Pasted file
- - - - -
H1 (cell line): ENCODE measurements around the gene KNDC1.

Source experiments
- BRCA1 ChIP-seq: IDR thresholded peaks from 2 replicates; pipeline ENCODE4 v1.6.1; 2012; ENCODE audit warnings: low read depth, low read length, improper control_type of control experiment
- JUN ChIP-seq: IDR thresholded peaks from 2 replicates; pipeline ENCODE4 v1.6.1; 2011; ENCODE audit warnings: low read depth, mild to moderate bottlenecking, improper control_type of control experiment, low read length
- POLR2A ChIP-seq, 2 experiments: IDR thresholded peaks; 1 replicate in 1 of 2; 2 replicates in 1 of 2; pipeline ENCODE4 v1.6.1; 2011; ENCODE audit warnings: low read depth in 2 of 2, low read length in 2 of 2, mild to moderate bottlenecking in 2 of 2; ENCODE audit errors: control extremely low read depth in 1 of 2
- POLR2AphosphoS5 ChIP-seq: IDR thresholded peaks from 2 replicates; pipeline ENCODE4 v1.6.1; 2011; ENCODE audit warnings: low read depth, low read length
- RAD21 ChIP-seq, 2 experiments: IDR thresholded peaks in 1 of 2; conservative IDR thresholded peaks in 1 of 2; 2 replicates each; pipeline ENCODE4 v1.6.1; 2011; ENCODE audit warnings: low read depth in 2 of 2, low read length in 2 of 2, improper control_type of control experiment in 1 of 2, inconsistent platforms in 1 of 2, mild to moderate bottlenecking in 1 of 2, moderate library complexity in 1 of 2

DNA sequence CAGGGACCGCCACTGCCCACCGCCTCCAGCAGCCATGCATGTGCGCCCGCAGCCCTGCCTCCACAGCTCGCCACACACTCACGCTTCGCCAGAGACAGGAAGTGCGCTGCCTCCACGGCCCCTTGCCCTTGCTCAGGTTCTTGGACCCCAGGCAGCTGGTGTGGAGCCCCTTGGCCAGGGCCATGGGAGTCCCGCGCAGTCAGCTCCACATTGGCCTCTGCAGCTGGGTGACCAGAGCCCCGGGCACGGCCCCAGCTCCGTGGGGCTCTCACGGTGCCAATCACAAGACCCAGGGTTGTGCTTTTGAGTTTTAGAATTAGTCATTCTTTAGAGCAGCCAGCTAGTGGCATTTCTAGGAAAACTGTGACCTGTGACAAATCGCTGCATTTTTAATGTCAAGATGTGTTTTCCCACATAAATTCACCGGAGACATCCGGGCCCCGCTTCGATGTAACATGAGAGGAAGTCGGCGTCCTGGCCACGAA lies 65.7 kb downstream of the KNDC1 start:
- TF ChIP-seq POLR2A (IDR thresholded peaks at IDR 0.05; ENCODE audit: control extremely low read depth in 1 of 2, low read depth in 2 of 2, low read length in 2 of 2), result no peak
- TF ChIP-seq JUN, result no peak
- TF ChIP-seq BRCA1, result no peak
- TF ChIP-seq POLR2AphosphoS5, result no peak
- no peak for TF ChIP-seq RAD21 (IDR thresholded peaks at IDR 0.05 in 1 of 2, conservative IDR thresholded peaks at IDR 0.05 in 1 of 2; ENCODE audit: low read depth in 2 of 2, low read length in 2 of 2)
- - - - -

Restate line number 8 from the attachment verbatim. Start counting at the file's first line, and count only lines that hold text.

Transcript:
DNA sequence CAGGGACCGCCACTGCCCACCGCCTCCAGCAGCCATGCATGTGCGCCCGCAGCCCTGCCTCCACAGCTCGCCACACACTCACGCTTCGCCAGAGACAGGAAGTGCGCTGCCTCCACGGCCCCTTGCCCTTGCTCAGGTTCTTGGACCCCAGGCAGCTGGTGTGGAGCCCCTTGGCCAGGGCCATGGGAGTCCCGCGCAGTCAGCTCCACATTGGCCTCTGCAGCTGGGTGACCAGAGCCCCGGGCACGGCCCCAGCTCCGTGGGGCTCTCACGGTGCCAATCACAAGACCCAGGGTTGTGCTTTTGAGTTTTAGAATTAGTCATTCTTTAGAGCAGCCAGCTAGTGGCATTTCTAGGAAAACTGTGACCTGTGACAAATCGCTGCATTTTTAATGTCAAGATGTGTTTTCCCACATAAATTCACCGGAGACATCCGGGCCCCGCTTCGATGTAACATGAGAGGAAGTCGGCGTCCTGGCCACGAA lies 65.7 kb downstream of the KNDC1 start: